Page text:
Est. 1949 – An association of professional communicators
What are your thoughts?
The latest report from Gallup on the public’s level of trust in the media is, to say the least, more trouble for the media.
You want to start with the good news? The media is still more trusted than Congress. There’s always a silver lining somewhere.
But when 57 percent of survey respondents say they trust you “not very much” or “not at all” to offer complete, fair and accurate reporting – you have to believe it’s time for a pretty serious reassessment on the media’s part.
From my side of the pitching desk, I see several factors at work here. Behind the scenes, producers are getting younger than ever, and many of them are surprisingly uneducated. When you consider the crucial role producers play – booking guests, developing content ideas, helping to drive the direction of stories – it’s alarming how little experience many of them have.
On-air hosts and talking heads are increasingly chosen for their ability to get a reaction as opposed to their brains, integrity or understanding of issues. All of this creates a “news” package that viewers recognize more as infotainment than journalism. They may watch it, but do they trust it as accurate or fair? It doesn’t look like it.
I’ve also noticed that when networks choose who to put on the air for analysis or commentary, they tend to keep going back to the same house analysts over and over again, rather than giving new people a shot. Often these folks are more highly valued for their skills at handling interviews, and for being camera-friendly, than they are for actually knowing what they’re talking about.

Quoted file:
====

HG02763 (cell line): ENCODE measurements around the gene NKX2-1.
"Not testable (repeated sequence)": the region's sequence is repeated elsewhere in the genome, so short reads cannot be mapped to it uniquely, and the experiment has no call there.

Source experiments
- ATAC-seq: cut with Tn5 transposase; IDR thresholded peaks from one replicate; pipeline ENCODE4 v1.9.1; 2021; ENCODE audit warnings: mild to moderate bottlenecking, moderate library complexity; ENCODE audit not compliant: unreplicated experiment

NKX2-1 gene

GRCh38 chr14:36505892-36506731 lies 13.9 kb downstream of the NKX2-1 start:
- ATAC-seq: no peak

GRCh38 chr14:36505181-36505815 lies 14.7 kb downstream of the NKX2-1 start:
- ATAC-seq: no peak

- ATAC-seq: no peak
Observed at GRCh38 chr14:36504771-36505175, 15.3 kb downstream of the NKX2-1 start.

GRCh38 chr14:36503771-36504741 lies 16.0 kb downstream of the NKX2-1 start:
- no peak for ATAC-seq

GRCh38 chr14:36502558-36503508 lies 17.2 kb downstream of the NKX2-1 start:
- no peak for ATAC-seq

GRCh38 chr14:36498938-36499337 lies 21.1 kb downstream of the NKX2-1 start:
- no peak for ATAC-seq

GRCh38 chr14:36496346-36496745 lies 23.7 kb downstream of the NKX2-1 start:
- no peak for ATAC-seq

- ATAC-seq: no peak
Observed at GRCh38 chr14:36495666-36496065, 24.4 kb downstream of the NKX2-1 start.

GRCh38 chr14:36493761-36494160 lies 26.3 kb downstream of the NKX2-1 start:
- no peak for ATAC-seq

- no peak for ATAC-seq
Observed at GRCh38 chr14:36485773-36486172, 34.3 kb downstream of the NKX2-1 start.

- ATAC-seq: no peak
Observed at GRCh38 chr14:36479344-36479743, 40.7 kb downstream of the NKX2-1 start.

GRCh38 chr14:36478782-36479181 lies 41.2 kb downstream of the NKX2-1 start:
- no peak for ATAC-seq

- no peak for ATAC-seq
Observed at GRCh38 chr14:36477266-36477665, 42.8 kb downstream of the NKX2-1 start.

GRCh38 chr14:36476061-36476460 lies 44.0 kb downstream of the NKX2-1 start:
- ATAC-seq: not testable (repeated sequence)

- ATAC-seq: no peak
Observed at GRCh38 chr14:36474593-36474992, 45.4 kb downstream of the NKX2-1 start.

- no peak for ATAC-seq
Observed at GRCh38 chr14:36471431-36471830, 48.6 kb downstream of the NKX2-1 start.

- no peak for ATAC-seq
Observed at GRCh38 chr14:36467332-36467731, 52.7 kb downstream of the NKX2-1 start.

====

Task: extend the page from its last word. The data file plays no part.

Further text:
That’s style over substance.
What’s never changed is that every individual is responsible for keeping himself or herself informed. The question, though, is which sources are considered trustworthy in the effort? There are more sources of information available than ever before and ever since the emergence of the Internet, the legacy media have been warning us not to trust much of the new media – because it isn’t subjected to the same editing and accountability as the traditional media.
Apparently the public isn’t buying that argument much these days. Maybe the media needs to re-examine whether it’s really using all its advantages to deliver a product the public actually finds useful and thought-provoking, as opposed to bombastic and provocative.